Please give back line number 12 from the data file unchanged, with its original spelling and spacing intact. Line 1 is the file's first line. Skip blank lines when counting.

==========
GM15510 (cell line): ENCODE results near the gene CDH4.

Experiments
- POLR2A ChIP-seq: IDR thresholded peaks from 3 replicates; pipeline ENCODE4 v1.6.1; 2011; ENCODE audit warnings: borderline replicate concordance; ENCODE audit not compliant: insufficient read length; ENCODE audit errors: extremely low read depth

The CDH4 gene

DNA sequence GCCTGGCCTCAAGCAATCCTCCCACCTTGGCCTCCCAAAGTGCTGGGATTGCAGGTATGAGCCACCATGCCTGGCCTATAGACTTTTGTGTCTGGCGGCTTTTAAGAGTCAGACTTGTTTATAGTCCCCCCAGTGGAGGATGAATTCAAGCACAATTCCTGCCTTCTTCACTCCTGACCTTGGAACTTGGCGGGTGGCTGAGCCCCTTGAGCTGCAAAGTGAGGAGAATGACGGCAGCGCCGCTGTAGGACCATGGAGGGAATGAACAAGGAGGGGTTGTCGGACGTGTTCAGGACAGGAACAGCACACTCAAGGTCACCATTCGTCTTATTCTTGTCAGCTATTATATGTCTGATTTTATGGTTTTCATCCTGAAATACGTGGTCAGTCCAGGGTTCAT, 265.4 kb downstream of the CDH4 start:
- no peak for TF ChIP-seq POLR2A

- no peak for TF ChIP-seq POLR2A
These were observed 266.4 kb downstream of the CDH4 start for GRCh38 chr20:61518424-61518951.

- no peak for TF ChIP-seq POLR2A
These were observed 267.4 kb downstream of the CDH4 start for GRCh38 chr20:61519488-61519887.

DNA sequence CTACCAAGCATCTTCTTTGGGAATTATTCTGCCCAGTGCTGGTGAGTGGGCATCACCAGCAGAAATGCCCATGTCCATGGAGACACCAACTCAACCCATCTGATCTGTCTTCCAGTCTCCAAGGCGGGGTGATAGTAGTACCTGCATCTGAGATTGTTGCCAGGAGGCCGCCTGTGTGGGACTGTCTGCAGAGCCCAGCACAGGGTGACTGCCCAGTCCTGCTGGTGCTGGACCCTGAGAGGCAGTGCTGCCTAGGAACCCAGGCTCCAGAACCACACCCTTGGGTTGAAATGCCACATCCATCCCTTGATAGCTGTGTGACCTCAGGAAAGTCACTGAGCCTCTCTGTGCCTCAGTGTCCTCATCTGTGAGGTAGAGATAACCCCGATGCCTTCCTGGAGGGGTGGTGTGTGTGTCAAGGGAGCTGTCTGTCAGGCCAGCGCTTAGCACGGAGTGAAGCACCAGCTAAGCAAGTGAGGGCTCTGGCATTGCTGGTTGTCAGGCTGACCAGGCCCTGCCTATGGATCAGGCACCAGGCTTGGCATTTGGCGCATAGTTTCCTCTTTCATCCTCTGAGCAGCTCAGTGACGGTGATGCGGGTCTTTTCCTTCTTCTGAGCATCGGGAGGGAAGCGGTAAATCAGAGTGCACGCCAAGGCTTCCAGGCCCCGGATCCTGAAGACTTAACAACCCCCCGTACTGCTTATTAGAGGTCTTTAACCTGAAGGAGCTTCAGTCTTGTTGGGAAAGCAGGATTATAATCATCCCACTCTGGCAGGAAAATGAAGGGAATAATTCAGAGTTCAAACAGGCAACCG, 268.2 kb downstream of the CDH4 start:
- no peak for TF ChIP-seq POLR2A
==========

- no peak for TF ChIP-seq POLR2A